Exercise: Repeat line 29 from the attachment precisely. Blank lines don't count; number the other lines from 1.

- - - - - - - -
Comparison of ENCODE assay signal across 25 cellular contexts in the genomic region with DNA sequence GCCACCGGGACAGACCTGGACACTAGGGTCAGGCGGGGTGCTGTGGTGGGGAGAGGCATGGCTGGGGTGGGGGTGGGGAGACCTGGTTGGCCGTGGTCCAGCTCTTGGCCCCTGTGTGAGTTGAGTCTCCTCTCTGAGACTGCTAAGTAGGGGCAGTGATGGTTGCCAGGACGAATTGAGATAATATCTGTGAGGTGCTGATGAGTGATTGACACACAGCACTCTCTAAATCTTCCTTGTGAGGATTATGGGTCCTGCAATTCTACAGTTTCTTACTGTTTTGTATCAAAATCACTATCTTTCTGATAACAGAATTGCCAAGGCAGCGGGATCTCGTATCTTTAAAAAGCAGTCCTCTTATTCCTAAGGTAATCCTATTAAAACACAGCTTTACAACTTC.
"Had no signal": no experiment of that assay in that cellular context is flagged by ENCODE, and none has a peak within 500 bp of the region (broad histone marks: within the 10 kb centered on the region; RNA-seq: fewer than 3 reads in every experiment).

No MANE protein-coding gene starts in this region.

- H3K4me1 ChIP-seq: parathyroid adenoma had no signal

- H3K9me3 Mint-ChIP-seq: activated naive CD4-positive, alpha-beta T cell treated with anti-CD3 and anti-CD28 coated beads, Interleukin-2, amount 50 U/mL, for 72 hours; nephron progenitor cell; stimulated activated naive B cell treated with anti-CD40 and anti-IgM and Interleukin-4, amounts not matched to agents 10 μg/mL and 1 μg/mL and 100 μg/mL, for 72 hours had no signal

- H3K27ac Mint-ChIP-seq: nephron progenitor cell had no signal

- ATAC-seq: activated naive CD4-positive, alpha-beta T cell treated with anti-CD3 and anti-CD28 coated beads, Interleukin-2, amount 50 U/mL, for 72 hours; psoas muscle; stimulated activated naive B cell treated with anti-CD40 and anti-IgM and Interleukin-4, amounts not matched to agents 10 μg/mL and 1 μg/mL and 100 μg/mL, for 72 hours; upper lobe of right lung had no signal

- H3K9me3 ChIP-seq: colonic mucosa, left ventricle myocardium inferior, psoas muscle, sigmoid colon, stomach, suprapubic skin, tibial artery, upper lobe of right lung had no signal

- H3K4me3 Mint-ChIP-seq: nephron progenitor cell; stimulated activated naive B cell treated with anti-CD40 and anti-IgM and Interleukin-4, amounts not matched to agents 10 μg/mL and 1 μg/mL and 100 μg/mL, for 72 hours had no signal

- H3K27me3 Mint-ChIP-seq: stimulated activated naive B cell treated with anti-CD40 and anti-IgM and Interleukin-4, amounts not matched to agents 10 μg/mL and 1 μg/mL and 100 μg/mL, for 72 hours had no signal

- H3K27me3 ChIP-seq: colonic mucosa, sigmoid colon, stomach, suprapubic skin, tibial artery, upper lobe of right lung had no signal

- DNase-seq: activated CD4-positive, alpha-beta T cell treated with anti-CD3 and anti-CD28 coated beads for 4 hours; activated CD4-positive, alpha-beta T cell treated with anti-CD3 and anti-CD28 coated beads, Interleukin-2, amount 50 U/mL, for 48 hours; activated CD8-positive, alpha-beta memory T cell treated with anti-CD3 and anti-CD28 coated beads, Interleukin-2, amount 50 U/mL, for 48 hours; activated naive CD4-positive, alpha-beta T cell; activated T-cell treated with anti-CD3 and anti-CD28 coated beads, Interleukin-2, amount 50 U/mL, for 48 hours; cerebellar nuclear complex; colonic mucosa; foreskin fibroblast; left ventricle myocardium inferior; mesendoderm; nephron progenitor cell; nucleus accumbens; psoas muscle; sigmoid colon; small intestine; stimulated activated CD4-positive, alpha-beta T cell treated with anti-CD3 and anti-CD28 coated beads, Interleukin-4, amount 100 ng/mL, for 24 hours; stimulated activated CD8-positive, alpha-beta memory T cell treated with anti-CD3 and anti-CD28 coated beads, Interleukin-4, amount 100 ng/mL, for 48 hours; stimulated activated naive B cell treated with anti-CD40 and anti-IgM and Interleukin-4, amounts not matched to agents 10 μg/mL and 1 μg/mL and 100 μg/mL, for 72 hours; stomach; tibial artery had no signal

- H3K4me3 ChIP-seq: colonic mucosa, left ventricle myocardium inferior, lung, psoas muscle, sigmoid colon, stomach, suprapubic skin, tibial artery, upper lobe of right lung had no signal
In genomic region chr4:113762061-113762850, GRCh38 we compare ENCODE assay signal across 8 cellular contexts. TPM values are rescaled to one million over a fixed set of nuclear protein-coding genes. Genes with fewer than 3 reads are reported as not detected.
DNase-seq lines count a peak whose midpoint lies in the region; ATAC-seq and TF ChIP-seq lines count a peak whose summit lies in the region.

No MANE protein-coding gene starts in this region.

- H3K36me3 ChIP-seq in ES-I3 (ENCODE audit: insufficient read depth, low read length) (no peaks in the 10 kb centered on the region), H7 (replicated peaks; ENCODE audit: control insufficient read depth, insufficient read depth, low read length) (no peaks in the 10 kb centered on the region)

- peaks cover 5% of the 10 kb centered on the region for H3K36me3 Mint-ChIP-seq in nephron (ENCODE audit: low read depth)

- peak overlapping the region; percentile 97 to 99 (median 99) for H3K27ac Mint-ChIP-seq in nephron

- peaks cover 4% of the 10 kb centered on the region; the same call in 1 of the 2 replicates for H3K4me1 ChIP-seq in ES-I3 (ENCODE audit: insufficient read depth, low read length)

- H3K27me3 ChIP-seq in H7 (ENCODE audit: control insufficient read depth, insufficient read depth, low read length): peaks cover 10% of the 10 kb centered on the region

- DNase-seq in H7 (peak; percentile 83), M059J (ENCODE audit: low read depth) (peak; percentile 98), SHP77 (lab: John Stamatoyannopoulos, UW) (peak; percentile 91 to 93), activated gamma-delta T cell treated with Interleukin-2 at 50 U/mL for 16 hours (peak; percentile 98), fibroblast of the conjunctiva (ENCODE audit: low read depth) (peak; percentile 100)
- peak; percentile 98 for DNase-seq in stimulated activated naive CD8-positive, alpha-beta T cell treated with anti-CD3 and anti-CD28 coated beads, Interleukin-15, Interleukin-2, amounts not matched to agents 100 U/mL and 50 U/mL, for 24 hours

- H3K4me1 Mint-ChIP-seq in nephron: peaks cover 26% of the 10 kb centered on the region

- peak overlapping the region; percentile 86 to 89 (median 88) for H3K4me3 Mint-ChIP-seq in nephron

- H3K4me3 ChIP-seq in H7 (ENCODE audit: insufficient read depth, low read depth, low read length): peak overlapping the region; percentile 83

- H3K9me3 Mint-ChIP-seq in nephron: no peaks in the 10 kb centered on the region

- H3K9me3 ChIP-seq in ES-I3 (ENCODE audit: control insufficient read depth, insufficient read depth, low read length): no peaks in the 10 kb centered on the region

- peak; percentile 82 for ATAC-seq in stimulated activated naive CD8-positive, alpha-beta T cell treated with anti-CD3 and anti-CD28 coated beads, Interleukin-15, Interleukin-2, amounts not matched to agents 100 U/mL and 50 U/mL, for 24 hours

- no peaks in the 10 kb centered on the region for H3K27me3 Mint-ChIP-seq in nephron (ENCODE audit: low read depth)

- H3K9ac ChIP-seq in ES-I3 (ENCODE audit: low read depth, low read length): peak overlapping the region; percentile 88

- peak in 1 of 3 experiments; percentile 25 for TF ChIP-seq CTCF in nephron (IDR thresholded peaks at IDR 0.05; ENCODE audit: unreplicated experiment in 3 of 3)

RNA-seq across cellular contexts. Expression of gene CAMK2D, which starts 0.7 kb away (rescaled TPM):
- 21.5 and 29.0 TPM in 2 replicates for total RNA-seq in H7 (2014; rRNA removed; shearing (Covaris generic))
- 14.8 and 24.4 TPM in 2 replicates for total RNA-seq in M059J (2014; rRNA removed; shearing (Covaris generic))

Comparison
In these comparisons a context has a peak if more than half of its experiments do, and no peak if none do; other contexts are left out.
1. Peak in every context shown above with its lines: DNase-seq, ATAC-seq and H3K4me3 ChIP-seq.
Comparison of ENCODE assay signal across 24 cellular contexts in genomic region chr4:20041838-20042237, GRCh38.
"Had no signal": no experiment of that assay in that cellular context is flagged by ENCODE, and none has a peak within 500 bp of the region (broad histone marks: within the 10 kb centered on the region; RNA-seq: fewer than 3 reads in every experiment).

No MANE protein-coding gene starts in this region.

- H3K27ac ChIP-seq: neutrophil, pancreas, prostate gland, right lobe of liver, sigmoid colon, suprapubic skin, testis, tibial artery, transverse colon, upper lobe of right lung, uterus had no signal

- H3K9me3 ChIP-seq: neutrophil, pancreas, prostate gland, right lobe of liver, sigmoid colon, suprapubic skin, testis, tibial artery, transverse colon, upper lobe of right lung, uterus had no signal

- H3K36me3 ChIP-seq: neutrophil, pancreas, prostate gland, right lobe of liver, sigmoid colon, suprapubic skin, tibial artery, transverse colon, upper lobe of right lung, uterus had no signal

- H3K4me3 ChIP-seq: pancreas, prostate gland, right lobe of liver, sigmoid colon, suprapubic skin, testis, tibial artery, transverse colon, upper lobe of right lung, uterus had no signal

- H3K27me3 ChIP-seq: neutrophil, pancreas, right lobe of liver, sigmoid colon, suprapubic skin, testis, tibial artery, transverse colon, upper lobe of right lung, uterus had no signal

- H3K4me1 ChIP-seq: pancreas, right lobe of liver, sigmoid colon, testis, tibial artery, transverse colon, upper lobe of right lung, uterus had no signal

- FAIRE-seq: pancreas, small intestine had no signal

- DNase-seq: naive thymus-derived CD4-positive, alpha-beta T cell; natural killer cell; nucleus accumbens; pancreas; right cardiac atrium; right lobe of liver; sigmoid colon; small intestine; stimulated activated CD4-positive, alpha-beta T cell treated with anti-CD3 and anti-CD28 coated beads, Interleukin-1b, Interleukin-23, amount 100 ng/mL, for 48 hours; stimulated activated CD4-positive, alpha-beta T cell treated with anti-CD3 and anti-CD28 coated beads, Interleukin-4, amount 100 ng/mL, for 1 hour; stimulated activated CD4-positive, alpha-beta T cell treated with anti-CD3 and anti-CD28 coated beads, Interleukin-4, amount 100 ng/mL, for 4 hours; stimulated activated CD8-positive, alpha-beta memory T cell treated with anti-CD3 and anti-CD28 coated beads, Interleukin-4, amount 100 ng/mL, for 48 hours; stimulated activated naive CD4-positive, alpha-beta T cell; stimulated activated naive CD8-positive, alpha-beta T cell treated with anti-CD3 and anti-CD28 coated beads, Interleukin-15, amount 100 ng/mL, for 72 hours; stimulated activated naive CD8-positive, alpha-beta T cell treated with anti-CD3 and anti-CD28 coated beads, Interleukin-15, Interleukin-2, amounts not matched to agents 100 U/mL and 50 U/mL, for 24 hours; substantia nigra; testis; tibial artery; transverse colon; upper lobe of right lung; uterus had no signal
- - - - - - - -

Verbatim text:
- peak; percentile 82 for ATAC-seq in stimulated activated naive CD8-positive, alpha-beta T cell treated with anti-CD3 and anti-CD28 coated beads, Interleukin-15, Interleukin-2, amounts not matched to agents 100 U/mL and 50 U/mL, for 24 hours